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How Do I Keep Macs Safe From Malware If macOS Isn’t Always Up To Date?

Reading through comments and seeing your video on the topic, I am convinced that (paid) anti virus/anti malware software is not necessary for Macs assuming the MacOS is kept up to date. But how secure is a Mac when the MacOS isn’t up to date? People I help are often behind with MacOS updates for reasons such as unawareness; “I’ll get to it later”; “it will slow down my old Mac”, compatibility of older software etc.. This leaves me wondering how protected they are if their MacOS is not up to date and they do not have anti virus / anti malware software installed. What would you recommend there?

I’m asking this because, even though I always recommend that they check “Automatically keep my Mac up to date”, I cannot force these folks to update their Macs whenever MacOS updates come out. I’m not a fan of paying for unnecessary software that can bog a machine down. It’s also annoying when people I help get worried because they think they have an issue (and have done something wrong) but it is actually the anti malware software pointing out an ‘issue’ just as a means to upsell a service they don’t need. At the same time I would hate for them to be exposed to malware because their MacOS is one or two releases behind.
David deSA

Comments: One Response to “How Do I Keep Macs Safe From Malware If macOS Isn’t Always Up To Date?”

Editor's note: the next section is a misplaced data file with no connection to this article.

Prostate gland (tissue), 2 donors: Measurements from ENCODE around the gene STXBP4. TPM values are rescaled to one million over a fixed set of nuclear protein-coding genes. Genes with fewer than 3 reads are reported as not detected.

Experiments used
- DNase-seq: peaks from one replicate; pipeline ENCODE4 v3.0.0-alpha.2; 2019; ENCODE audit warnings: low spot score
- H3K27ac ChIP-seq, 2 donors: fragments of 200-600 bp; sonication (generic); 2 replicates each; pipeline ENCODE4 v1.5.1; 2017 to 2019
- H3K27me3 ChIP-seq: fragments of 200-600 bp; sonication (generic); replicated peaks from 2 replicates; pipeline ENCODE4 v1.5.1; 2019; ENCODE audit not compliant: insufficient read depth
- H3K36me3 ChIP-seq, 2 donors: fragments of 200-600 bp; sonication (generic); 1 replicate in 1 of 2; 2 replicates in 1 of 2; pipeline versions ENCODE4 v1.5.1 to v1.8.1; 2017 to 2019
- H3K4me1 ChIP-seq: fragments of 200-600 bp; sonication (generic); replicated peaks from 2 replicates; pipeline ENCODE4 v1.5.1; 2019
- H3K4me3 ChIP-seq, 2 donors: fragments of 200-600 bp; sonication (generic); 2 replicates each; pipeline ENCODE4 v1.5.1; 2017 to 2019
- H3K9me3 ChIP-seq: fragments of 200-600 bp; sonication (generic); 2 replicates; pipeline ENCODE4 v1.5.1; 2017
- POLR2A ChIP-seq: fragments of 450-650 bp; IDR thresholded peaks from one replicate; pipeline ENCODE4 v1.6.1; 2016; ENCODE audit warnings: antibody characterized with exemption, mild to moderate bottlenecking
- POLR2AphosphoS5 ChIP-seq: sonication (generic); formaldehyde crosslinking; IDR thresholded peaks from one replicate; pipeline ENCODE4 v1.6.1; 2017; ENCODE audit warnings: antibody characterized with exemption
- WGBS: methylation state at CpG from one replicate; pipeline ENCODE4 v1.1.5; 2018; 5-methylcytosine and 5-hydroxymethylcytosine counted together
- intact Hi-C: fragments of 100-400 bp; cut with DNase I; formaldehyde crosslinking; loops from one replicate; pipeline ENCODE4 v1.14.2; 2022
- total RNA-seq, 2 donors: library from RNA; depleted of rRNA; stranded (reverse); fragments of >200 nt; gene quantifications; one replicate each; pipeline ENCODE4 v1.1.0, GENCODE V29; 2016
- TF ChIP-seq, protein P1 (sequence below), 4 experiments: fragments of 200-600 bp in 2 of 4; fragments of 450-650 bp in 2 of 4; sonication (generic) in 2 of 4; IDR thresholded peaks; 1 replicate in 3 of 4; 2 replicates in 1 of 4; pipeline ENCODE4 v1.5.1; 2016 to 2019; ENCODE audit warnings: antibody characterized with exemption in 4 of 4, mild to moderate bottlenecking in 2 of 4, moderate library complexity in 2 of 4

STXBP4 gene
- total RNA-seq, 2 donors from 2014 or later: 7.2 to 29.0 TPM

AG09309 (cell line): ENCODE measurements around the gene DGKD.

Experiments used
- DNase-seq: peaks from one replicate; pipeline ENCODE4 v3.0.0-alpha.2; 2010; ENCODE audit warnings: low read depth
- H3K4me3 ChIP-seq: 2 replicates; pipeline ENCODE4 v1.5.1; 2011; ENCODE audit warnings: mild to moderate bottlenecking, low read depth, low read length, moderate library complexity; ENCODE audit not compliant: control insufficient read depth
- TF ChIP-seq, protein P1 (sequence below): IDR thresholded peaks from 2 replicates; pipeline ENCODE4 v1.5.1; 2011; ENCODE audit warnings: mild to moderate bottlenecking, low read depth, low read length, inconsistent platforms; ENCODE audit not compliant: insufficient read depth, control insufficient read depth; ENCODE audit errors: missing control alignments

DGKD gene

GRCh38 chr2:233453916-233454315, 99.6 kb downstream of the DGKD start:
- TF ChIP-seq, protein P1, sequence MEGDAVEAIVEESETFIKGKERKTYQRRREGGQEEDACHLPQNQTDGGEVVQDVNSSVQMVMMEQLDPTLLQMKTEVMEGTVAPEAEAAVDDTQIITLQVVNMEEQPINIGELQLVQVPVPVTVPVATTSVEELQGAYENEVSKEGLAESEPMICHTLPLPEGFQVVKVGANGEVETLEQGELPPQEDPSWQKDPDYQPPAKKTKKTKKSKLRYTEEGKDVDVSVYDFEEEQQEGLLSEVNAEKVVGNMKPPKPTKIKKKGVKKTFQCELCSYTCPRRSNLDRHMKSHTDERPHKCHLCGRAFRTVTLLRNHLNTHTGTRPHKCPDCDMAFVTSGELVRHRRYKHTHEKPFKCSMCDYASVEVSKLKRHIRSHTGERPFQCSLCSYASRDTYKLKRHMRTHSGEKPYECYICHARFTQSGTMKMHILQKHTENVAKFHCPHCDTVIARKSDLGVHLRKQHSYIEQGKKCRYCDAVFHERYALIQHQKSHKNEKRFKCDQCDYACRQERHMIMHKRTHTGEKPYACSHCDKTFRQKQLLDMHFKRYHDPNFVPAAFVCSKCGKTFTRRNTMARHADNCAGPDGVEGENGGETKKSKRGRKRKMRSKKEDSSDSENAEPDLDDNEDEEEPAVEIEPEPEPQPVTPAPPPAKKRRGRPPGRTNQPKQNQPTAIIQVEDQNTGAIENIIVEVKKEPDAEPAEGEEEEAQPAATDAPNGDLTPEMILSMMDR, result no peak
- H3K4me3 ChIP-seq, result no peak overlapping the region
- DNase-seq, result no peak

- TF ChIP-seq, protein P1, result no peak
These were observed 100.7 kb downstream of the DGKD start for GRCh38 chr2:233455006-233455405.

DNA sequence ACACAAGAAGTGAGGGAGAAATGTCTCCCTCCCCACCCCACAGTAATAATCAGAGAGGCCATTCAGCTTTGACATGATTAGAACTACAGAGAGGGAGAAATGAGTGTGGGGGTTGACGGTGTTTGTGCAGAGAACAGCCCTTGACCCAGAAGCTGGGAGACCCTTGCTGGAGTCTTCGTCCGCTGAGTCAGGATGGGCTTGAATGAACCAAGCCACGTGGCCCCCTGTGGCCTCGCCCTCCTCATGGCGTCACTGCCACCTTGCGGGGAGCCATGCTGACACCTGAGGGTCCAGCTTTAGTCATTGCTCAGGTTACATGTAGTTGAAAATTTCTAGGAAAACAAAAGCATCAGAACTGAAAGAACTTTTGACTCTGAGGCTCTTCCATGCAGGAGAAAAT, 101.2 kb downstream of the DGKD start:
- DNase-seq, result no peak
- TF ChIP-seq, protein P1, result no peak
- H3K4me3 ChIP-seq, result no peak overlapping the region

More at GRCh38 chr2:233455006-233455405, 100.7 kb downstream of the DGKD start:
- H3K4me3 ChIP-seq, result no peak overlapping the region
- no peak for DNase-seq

2 years ago

    The weakest point in computer security is always the user. If the user refuses to take precautions, then that computer is going to be vulnerable.

    This would be true no matter what you set up for them to protect them "automatically." Even if there existed a perfect anti-malware software solution, it would still be possible to ignore its warnings, override its settings, and let it fall behind on updates.

    So there is no solution that will keep them safe. All you can do is to mitigate any potential damage.

    I have my three rules here:

    If they want to ignore number 1 and not don't update, then they at least need to be super-vigilant about rule number 2, not installing software from sites they shouldn't trust.

    I would tell someone that didn't want to do regular updates that they should never download and install anything from any website, or anything they receive in an email. They should only get software from the Mac App Store. But if they ignore rule 1, then I would imagine it is tough to get them to do rule 2.

    Another thing I would do is make sure they are backing up. That way, when they do get something nasty on their Mac, they will at least have a chance of rescuing their data.

    I guess the third thing is education. Teach then about phishing attacks. I think this is more of a threat now than malware. Let them know to not trust emails, phone calls and text messages.

    And then there is the rest of security: strong unique passwords, 2-factor when available. It is more likely that their online accounts will be broken into than they will download some malware.

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